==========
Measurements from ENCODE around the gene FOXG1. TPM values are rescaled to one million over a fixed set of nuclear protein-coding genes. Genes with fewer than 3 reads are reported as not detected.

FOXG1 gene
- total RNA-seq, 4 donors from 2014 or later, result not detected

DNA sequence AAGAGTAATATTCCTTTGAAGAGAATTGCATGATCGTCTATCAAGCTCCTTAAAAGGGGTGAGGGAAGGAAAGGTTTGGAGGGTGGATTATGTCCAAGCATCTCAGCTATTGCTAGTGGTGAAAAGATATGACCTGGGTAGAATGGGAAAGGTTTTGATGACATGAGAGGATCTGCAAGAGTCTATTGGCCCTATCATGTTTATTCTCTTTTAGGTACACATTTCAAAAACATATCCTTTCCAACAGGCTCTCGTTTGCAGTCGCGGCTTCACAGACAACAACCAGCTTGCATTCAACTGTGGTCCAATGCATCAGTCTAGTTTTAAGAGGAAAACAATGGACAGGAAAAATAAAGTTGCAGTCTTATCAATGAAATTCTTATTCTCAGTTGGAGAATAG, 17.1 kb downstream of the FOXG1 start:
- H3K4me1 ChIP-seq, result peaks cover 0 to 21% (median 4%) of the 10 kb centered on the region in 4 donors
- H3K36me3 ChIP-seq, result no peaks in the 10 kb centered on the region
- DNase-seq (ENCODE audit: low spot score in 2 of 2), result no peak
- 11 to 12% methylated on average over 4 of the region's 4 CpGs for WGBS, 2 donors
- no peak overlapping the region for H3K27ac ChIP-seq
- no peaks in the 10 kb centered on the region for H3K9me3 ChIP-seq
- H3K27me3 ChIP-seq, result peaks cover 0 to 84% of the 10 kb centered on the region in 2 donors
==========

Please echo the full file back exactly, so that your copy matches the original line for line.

Measurements from ENCODE around the gene FOXG1. TPM values are rescaled to one million over a fixed set of nuclear protein-coding genes. Genes with fewer than 3 reads are reported as not detected.

FOXG1 gene
- total RNA-seq, 4 donors from 2014 or later, result not detected

DNA sequence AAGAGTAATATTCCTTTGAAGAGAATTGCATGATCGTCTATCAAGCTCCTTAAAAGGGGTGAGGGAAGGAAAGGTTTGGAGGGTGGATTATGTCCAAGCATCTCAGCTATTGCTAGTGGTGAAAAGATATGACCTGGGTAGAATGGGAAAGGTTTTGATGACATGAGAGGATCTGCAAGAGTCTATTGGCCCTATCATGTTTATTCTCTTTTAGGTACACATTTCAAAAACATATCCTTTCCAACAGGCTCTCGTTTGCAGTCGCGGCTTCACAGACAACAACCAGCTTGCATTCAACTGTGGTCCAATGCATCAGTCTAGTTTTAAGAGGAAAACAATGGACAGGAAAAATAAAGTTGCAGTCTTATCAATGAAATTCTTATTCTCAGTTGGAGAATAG, 17.1 kb downstream of the FOXG1 start:
- H3K4me1 ChIP-seq, result peaks cover 0 to 21% (median 4%) of the 10 kb centered on the region in 4 donors
- H3K36me3 ChIP-seq, result no peaks in the 10 kb centered on the region
- DNase-seq (ENCODE audit: low spot score in 2 of 2), result no peak
- 11 to 12% methylated on average over 4 of the region's 4 CpGs for WGBS, 2 donors
- no peak overlapping the region for H3K27ac ChIP-seq
- no peaks in the 10 kb centered on the region for H3K9me3 ChIP-seq
- H3K27me3 ChIP-seq, result peaks cover 0 to 84% of the 10 kb centered on the region in 2 donors